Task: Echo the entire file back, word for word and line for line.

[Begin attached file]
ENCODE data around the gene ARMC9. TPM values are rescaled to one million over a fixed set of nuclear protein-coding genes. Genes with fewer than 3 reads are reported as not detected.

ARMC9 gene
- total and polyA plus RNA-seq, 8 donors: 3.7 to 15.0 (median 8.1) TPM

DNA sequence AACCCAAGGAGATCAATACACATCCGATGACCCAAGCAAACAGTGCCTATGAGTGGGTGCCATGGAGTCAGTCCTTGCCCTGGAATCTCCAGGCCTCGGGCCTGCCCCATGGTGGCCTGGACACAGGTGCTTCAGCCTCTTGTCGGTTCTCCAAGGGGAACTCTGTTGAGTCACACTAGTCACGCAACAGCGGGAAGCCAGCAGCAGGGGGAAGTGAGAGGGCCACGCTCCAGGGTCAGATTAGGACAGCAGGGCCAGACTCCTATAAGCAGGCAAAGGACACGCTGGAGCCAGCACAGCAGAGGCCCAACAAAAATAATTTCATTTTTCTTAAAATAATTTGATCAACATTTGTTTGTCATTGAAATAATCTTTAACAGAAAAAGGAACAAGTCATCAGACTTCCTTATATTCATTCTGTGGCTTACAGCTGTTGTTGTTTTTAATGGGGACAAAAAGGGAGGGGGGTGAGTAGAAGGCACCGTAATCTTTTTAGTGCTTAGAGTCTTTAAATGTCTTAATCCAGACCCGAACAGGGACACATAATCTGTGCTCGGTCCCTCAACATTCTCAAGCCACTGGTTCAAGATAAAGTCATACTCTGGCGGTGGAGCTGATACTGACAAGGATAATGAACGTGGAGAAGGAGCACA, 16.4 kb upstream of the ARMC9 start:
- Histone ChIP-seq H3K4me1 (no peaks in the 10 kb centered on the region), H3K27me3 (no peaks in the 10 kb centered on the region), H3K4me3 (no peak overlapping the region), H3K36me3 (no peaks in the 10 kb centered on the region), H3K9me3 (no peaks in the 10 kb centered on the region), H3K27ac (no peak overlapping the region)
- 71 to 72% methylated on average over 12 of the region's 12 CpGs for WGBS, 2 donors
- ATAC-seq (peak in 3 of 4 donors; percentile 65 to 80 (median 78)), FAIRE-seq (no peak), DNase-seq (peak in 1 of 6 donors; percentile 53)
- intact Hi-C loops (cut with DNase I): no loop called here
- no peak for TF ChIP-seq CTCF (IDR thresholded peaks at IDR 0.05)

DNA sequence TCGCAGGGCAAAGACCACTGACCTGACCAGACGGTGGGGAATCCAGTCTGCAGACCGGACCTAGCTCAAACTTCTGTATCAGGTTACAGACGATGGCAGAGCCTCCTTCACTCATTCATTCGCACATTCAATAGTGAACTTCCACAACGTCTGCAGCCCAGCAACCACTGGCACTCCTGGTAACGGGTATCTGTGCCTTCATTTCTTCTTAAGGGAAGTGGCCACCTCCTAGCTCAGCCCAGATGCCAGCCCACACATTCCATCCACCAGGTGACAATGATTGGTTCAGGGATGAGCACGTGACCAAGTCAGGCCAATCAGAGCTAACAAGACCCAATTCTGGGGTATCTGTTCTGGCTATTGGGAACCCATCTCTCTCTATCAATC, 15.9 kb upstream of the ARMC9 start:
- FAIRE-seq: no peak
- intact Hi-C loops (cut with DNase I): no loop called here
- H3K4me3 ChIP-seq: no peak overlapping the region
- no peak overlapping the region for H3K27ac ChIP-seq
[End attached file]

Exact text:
ENCODE data around the gene ARMC9. TPM values are rescaled to one million over a fixed set of nuclear protein-coding genes. Genes with fewer than 3 reads are reported as not detected.

ARMC9 gene
- total and polyA plus RNA-seq, 8 donors: 3.7 to 15.0 (median 8.1) TPM

DNA sequence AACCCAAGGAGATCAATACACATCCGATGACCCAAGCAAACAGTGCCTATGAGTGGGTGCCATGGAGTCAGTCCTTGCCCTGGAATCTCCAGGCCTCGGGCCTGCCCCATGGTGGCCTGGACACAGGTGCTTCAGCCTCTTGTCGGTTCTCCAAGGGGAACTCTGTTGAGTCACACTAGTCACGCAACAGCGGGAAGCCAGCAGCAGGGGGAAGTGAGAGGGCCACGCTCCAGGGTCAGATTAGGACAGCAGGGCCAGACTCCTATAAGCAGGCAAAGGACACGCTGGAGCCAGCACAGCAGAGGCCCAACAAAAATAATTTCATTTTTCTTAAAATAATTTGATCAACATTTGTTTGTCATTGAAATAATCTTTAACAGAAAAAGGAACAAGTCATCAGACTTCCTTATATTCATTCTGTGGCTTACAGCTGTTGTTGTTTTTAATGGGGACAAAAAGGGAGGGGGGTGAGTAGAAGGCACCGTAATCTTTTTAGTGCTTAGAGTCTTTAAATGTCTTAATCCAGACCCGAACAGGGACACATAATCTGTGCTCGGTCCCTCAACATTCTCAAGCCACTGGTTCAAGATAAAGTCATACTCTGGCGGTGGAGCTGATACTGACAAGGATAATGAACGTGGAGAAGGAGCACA, 16.4 kb upstream of the ARMC9 start:
- Histone ChIP-seq H3K4me1 (no peaks in the 10 kb centered on the region), H3K27me3 (no peaks in the 10 kb centered on the region), H3K4me3 (no peak overlapping the region), H3K36me3 (no peaks in the 10 kb centered on the region), H3K9me3 (no peaks in the 10 kb centered on the region), H3K27ac (no peak overlapping the region)
- 71 to 72% methylated on average over 12 of the region's 12 CpGs for WGBS, 2 donors
- ATAC-seq (peak in 3 of 4 donors; percentile 65 to 80 (median 78)), FAIRE-seq (no peak), DNase-seq (peak in 1 of 6 donors; percentile 53)
- intact Hi-C loops (cut with DNase I): no loop called here
- no peak for TF ChIP-seq CTCF (IDR thresholded peaks at IDR 0.05)

DNA sequence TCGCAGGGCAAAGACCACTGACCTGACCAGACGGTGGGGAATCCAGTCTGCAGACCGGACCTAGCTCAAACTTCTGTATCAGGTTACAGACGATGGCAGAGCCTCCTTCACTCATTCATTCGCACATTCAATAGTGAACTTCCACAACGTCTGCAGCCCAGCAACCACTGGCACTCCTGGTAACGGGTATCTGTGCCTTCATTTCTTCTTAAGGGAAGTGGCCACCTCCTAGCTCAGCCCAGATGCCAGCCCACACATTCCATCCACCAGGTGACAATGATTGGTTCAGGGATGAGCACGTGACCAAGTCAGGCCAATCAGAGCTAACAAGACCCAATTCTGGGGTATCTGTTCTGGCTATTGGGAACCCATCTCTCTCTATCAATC, 15.9 kb upstream of the ARMC9 start:
- FAIRE-seq: no peak
- intact Hi-C loops (cut with DNase I): no loop called here
- H3K4me3 ChIP-seq: no peak overlapping the region
- no peak overlapping the region for H3K27ac ChIP-seq